A church of St. John the Evangelist was located here in the 9th century: Louis the Beggar is said to have been crowned King of France by Pope John VII. Destroyed around 889-892 by Norman plunderers, it was probably rebuilt in wood like most of the buildings of this period. However, the Champagne fairs that made the town's fortune enabled it to be rebuilt and it took the name of Saint Jean au Marché.
In the 13th and 14th c. the church was completely rebuilt, this time in stone, as we see it today. The choir and transept, damaged by the great fire of Troyes in 1524, were rebuilt in the early 16th century. On the outside, the church was flanked by small loggias (small houses), which were destroyed in the early 20th century. The bell tower, located at the southwest corner of the building, collapsed in 1911, taking the western façade with it during the demolition of the loggias. Its wooden structure contained the bells currently placed in the north and south aisles, which were not affected by the accident.
Inside, the flat chevet features a monumental Italian-style altarpiece designed in 1667 by the Parisian architect Noblet and decorated with paintings by Pierre Mignard from Troy (17th century).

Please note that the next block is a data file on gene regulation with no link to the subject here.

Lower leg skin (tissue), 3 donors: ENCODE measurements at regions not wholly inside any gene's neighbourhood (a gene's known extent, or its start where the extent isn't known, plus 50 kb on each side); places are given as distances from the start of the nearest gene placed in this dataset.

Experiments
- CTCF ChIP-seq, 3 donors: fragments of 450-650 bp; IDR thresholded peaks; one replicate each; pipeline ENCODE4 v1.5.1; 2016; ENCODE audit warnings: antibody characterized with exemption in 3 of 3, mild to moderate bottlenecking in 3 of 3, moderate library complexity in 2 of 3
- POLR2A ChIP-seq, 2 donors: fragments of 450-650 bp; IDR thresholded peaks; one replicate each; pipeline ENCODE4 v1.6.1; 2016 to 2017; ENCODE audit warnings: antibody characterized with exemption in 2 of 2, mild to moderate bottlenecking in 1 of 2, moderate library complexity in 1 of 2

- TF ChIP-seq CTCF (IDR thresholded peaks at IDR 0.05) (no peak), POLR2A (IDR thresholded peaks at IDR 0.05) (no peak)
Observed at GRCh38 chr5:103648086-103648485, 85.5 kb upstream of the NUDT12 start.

The 32 choir stalls probably come from the former abbey of Notre-Dame-aux-Nonnains (site of the current prefecture). The nave and aisles, with pillars with decorated capitals and sculpted keystones, have large Gothic windows. The stained glass windows are works of the "beautiful Trojan 16th century".
In the third bay, the Judgement of Solomon (1511) can be admired, and the curious will not be lacking in the bays of the south aisle. The Circumcision of Christ, The Martyrdom of St. Agatha (with her smiling face!) or The Coronation of the Virgin, painted around 1495. The church also contains beautiful sculptures by the Trojan School, often dating from before the fire of 1524: a Pietà, the Visitation of Flemish inspiration, the Deploration.
The tabernacle is decorated by François Girardon (1691).
In June 1420, Saint Jean au Marché hosted the marriage of King Henry V of England to Catherine of France, daughter of Charles VI and Isabeau of Bavaria. This marriage followed the "Shameful Treaty of Troyes": sworn in Troyes Cathedral a few weeks earlier, it provided that the kingdom of France would revert to Henry V on the death of Charles VI.
On April 17, 1620, the baptism of Marguerite Bourgeoys was celebrated there. The young woman from Troyes left everything, her city, her country, her family and her ties, and left for Ville-Marie, in New France (Canada), in 1653.
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